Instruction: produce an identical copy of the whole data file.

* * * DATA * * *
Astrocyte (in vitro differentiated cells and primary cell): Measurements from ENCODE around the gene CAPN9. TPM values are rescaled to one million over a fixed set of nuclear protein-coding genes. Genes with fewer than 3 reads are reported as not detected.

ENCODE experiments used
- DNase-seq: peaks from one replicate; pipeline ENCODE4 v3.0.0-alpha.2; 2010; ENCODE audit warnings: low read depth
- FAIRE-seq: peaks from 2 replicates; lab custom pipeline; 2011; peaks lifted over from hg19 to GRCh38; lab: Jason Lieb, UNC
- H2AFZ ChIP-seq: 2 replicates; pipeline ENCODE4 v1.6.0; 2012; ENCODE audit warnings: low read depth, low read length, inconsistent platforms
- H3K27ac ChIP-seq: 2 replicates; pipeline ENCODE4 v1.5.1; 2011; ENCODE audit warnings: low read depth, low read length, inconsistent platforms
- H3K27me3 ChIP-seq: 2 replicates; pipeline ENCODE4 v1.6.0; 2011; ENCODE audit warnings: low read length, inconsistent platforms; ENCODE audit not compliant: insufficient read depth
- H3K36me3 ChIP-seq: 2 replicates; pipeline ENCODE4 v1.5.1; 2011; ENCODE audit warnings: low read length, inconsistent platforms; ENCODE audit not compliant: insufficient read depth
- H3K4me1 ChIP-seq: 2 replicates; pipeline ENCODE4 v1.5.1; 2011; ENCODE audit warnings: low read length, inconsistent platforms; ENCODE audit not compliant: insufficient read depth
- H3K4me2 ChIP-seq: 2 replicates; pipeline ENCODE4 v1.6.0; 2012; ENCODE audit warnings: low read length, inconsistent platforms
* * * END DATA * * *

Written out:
Astrocyte (in vitro differentiated cells and primary cell): Measurements from ENCODE around the gene CAPN9. TPM values are rescaled to one million over a fixed set of nuclear protein-coding genes. Genes with fewer than 3 reads are reported as not detected.

ENCODE experiments used
- DNase-seq: peaks from one replicate; pipeline ENCODE4 v3.0.0-alpha.2; 2010; ENCODE audit warnings: low read depth
- FAIRE-seq: peaks from 2 replicates; lab custom pipeline; 2011; peaks lifted over from hg19 to GRCh38; lab: Jason Lieb, UNC
- H2AFZ ChIP-seq: 2 replicates; pipeline ENCODE4 v1.6.0; 2012; ENCODE audit warnings: low read depth, low read length, inconsistent platforms
- H3K27ac ChIP-seq: 2 replicates; pipeline ENCODE4 v1.5.1; 2011; ENCODE audit warnings: low read depth, low read length, inconsistent platforms
- H3K27me3 ChIP-seq: 2 replicates; pipeline ENCODE4 v1.6.0; 2011; ENCODE audit warnings: low read length, inconsistent platforms; ENCODE audit not compliant: insufficient read depth
- H3K36me3 ChIP-seq: 2 replicates; pipeline ENCODE4 v1.5.1; 2011; ENCODE audit warnings: low read length, inconsistent platforms; ENCODE audit not compliant: insufficient read depth
- H3K4me1 ChIP-seq: 2 replicates; pipeline ENCODE4 v1.5.1; 2011; ENCODE audit warnings: low read length, inconsistent platforms; ENCODE audit not compliant: insufficient read depth
- H3K4me2 ChIP-seq: 2 replicates; pipeline ENCODE4 v1.6.0; 2012; ENCODE audit warnings: low read length, inconsistent platforms